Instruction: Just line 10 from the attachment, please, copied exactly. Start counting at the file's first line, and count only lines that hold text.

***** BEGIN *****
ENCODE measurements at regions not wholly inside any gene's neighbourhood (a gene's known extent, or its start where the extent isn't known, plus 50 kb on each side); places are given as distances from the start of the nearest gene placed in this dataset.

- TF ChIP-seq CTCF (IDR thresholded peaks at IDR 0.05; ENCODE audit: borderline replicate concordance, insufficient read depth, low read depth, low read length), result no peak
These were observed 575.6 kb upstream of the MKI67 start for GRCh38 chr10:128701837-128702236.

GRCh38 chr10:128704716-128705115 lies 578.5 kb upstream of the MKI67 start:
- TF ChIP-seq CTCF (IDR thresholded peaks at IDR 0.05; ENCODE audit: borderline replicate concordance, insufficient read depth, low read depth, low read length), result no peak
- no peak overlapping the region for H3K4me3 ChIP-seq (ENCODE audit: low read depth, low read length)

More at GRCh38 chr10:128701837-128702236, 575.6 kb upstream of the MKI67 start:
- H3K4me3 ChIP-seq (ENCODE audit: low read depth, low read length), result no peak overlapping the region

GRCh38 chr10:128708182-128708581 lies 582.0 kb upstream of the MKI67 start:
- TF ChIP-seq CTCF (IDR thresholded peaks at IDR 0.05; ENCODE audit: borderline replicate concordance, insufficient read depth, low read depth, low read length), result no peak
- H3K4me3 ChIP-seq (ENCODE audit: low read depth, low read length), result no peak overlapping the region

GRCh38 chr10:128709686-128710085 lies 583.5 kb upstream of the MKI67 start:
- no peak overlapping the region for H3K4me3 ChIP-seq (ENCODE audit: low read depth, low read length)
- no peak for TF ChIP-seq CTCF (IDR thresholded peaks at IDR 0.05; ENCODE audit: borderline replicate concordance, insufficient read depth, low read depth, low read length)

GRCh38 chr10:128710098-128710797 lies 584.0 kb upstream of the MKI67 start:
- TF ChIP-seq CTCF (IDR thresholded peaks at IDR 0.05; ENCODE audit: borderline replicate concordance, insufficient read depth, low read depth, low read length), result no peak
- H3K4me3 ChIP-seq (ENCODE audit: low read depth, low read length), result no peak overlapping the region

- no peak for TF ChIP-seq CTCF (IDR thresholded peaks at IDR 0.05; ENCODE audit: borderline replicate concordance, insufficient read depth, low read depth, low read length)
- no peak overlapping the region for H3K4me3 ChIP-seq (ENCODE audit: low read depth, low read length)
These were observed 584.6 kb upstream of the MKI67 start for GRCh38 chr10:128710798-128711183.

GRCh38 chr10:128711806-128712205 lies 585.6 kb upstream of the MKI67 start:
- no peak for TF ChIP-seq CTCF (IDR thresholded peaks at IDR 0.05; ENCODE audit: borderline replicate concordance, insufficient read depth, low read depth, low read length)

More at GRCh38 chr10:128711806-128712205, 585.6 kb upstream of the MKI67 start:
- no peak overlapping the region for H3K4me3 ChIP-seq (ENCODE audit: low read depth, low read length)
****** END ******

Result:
- TF ChIP-seq CTCF (IDR thresholded peaks at IDR 0.05; ENCODE audit: borderline replicate concordance, insufficient read depth, low read depth, low read length), result no peak